When Everyone Is Taking Pictures
Ken Van Sickle may not be the first photographer to bounce skylight off the wet streets of New York, or to seize on the compositional opportunities afforded by the city under snow, but when melting snowflakes smudge his lens, creating little coronas of light that merge with billowing steam from a subway grate, the result is magical, synesthetic: an image of steam and snow, fire and ice, both hot and cold at once. The city seems prowled by dragons.
It’s hard not to feel in Van Sickle’s Parisian photographs the unavoidable influence of Cartier Bresson, with whom he shared a teacher in Lhote, and a lifelong love of the Leica camera. In ‘Car Stop’ a woman photographed through the windscreen of a car, stands with her back to the camera, clutching a bunch of thistles. Did she stop to pick them? And what of those two motorbikes that appear to have caught her eye, speeding toward her?. In ‘White Poodle,’ a wary poodle peers from out the back door of a Volkswagon at the blurry street-scene going on in the foreground. Should he leave the car, or keep his nose out of trouble and move along?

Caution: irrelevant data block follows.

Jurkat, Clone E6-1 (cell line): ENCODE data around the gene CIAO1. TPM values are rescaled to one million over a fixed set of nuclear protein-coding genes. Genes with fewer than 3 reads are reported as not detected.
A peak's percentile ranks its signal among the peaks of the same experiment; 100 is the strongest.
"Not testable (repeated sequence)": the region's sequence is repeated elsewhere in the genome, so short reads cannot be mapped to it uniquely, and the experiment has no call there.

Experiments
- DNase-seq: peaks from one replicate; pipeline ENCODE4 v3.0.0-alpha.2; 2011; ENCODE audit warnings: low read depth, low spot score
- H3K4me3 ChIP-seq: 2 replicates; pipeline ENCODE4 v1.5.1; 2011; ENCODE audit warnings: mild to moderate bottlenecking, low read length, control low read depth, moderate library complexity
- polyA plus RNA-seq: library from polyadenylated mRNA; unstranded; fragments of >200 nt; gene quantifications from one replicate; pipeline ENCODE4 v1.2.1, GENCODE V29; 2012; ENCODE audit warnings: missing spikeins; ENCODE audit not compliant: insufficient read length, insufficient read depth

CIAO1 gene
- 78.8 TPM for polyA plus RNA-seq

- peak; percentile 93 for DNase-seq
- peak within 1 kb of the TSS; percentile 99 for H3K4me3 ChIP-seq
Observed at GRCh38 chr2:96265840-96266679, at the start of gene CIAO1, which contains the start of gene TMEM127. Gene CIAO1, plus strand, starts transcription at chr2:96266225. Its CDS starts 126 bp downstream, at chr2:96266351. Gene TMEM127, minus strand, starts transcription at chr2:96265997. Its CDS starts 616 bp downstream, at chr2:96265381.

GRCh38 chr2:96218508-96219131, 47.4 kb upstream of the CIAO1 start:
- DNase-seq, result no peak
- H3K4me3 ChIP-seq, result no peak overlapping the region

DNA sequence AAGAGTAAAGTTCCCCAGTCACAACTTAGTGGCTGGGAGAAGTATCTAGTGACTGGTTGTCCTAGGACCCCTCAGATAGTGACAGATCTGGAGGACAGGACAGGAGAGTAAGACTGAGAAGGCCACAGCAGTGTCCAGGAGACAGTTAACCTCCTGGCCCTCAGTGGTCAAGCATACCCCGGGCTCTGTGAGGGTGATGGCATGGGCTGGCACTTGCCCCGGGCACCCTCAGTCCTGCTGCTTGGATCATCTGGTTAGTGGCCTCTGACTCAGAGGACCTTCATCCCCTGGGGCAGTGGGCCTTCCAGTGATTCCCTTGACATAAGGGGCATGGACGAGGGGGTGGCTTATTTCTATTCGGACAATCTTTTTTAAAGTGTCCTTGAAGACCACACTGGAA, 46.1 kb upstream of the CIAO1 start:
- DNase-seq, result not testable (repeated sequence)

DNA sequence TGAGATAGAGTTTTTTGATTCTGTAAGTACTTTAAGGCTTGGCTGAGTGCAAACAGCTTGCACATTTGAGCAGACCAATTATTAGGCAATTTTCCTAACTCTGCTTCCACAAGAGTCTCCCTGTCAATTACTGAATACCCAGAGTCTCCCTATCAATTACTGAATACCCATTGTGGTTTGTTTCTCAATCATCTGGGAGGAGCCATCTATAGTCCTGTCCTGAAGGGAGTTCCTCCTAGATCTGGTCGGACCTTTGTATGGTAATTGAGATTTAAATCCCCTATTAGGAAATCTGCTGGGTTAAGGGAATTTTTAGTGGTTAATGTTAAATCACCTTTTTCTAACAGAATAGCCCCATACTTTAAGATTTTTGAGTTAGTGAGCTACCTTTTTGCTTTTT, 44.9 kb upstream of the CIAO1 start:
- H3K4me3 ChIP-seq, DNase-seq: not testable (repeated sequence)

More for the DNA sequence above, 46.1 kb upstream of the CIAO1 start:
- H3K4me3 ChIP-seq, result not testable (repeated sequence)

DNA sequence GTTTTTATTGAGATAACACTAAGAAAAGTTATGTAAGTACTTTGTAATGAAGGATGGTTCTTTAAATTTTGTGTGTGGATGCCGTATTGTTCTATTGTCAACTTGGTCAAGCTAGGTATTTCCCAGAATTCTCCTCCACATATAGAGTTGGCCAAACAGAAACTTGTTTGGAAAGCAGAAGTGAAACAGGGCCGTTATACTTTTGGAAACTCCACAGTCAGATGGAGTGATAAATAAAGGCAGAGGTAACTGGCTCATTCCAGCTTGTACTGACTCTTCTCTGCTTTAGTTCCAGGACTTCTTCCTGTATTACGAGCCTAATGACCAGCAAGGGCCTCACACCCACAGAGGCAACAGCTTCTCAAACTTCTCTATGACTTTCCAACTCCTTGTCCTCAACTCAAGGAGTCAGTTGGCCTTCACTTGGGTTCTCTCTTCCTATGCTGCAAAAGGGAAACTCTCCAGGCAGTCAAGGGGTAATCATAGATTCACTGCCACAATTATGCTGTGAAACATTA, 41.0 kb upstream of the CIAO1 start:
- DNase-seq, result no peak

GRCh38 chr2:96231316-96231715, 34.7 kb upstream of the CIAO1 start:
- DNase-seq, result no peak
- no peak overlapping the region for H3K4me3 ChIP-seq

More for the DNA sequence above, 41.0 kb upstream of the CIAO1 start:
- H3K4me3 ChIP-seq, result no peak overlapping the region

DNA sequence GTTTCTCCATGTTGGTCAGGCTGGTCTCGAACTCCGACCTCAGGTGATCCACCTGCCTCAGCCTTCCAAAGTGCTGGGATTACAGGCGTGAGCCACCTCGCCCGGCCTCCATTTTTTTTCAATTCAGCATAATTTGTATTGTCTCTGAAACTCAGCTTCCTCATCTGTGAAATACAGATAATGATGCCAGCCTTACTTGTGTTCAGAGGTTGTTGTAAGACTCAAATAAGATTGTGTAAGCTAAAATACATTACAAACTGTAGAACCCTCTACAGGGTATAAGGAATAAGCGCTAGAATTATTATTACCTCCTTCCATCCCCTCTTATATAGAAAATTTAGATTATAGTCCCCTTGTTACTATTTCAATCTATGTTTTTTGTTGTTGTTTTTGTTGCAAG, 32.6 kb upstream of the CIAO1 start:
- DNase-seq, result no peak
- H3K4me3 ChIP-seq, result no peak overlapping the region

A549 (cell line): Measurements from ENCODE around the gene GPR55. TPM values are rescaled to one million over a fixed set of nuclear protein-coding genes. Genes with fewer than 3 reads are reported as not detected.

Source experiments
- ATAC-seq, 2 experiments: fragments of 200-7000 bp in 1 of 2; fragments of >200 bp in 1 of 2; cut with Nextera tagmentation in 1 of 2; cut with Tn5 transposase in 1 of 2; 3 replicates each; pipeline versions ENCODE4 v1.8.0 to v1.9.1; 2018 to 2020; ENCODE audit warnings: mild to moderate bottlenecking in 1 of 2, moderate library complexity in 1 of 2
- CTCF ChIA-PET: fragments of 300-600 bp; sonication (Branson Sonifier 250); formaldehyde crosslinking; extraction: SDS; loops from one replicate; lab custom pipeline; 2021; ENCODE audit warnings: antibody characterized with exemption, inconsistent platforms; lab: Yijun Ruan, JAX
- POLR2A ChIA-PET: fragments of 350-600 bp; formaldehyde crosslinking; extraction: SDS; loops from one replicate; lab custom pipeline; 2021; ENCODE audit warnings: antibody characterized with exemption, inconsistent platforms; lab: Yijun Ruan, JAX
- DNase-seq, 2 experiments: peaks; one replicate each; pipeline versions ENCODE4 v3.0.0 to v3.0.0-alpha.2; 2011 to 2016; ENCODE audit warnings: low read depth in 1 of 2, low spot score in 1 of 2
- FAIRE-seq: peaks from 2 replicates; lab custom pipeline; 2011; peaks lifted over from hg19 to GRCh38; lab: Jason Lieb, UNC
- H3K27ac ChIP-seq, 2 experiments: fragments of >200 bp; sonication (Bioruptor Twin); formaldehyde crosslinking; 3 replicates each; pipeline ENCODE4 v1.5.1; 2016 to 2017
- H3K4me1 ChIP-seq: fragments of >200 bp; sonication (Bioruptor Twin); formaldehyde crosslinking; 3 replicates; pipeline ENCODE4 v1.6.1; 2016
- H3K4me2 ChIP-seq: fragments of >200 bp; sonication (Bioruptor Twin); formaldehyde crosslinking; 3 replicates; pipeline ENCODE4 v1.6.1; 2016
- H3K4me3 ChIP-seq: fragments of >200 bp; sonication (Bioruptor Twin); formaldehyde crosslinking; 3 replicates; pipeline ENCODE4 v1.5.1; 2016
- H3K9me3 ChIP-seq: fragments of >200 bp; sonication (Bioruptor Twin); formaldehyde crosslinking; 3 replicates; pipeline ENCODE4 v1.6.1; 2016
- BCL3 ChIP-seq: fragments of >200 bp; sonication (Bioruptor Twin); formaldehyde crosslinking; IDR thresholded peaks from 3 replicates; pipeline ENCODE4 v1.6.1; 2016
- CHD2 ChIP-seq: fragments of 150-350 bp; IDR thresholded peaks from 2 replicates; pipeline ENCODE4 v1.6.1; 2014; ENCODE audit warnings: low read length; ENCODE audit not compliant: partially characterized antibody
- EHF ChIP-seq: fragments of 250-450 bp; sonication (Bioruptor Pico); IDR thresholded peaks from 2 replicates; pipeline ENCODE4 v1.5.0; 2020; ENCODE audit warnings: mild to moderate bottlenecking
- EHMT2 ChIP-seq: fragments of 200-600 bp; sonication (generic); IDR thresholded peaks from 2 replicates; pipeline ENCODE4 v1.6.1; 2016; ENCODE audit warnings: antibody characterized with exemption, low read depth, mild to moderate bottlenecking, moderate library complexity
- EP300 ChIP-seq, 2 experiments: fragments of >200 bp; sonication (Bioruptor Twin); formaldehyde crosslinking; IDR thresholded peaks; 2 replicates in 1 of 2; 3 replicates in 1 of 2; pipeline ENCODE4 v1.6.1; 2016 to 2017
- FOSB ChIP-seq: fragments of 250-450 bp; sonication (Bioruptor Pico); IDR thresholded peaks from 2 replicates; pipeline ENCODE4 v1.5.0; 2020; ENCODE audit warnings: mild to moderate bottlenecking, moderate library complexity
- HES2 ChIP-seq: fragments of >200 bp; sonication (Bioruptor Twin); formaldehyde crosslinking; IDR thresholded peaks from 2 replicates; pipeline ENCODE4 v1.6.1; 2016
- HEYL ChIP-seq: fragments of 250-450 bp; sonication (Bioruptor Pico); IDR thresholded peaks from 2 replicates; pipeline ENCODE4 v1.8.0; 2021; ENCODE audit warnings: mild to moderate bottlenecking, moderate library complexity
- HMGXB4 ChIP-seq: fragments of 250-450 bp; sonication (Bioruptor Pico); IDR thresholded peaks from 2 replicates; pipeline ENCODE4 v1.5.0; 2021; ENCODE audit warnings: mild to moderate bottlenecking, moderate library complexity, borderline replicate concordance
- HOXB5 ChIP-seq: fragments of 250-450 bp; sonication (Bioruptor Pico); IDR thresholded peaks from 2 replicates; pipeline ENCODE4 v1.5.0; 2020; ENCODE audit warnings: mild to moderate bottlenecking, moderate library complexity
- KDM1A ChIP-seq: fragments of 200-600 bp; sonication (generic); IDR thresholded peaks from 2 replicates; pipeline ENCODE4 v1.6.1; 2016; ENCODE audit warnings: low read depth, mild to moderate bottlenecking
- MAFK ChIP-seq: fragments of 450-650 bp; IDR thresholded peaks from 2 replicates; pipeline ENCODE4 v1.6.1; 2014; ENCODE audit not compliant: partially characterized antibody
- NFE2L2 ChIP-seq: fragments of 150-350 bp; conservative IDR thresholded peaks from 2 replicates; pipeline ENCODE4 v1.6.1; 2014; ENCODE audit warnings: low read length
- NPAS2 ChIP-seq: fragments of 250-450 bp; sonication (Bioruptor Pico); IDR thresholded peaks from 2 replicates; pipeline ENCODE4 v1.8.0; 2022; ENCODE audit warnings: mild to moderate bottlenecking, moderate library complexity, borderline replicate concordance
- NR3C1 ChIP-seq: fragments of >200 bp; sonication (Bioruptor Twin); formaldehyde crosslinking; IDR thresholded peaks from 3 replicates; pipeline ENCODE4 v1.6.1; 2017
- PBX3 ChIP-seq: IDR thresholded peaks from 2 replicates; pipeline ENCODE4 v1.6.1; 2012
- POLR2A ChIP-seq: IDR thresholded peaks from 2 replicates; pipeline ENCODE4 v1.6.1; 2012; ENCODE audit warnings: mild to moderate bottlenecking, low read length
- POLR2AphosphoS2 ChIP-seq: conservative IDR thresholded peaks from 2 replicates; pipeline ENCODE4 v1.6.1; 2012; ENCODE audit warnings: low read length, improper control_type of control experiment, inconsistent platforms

Although decades have passed since Van Sickle’s photography work has been exhibited, in the past his works have been shown in prestigious museums and galleries including being the very first photography exhibition at Metropolitan Museum of Art (New York) in 1960, Limelight Gallery (New York) in 1958, , Witkin Gallery (New York) in 1980, Soho Photo Gallery (New York) in 1988, and Galerie Thierry Marlat (Paris, France) in 2000.